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Conditions are continuing to deteriorate in America’s hospitals and long-term-care facilities. Still the holidays loom. What’s usually a happy countdown ’til the end of the year is plagued by fears that they’ll prove accelerants for this already-deadly surge.
What should you weigh as you consider your holiday plans? Leadership vacuums remain, and no one has succeeded in offering clear safety guidance that Americans will actually follow. Here’s what our writers are thinking about:
+ It’s time to hunker down. “Everything that we may have done somewhat cautiously—and gotten away with—in summer may carry a higher risk now,” Zeynep Tufekci, a columnist with a track record of proving unusually prescient, warned before Thanksgiving.
+ Public health is taking an abstinence-only stance toward social contact. That isn’t realistic. “Just like safer-sex education, guidance for this holiday season must also include nuanced information about how people can protect themselves if they travel to that Christmas dinner anyway,” Julia Marcus, an epidemiologist and professor at Harvard Medical School, argues.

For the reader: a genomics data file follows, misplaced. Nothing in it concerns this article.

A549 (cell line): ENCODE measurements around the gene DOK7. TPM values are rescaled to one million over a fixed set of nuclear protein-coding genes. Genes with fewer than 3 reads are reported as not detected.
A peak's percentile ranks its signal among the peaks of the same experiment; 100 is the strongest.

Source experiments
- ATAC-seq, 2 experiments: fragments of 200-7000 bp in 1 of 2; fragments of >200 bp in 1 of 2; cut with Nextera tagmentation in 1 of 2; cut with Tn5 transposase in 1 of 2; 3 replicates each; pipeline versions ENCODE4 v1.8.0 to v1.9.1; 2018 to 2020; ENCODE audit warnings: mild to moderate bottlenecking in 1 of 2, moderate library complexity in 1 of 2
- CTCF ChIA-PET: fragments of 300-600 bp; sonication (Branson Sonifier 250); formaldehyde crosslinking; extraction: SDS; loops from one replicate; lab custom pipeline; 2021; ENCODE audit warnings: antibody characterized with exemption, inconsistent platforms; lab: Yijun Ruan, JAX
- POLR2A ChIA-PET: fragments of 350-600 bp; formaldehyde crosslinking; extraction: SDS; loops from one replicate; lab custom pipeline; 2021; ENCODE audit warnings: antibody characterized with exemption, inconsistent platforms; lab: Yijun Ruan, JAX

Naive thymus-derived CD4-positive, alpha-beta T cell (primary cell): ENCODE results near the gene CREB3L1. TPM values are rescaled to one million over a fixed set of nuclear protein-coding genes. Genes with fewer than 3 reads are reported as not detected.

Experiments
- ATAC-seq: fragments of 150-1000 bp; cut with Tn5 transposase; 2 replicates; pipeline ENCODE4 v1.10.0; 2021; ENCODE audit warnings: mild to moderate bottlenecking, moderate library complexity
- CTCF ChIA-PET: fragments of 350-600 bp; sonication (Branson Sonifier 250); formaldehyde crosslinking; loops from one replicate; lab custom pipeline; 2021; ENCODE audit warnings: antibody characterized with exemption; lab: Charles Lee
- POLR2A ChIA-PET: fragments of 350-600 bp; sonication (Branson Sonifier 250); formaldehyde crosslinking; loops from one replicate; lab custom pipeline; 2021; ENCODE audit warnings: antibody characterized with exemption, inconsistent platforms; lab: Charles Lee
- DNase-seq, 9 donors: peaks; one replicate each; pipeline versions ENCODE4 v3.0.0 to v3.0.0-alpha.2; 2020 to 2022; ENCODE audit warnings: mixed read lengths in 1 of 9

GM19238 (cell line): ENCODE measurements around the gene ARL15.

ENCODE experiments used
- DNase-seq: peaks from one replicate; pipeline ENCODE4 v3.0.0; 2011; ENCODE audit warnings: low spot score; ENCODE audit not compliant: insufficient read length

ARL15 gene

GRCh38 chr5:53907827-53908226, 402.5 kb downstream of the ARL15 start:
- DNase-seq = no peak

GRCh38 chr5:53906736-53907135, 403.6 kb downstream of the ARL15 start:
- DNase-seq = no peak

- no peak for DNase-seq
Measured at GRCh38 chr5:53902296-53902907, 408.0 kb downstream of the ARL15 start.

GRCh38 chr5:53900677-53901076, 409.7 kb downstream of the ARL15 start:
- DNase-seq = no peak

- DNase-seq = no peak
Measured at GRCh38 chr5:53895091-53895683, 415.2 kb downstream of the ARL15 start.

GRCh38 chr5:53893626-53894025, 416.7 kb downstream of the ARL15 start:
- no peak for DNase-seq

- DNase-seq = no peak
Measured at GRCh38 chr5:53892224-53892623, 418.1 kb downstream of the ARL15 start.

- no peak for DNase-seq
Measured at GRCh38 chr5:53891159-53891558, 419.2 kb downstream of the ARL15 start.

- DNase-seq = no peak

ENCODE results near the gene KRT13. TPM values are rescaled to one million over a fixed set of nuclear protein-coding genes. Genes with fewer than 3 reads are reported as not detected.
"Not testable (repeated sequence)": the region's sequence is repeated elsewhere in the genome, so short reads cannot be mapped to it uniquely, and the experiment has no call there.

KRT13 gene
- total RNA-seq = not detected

+ Americans remain bad at quarantining. And most states remain bad at enforcing such guidelines. The one exception? Hawaii. Its strategy has paid off, Olga Khazan writes.
One question, answered: A reader named Cris writes in from Ohio: Is it okay to bake for my neighbors during the pandemic?
James Hamblin responds in his latest “Paging Dr. Hamblin” column:
I think you can absolutely do this, and it would be great if you did. Cookie exchanges generally can be done safely, and I’m all for keeping them happening in a year where lots of other traditions won’t happen. But I should get granular on safety considerations, and run through some hypotheticals.
What to read if … you’re looking for practical advice:
Tonight’s Atlantic-approved isolation activity:
Consider measuring your happiness. Arthur C. Brooks, our happiness columnist, explains why doing so can help improve it (and offers an easy self-assessment you can do right now).
Today’s break from the news:
After they were banned from Reddit, trans-exclusionary radical feminists became the latest of many toxic communities to simply build their own platform, Kaitlyn Tiffany reports.
Thanks for reading. This email was written by Caroline Mimbs Nyce, with help from Haley Weiss and Isabel Fattal.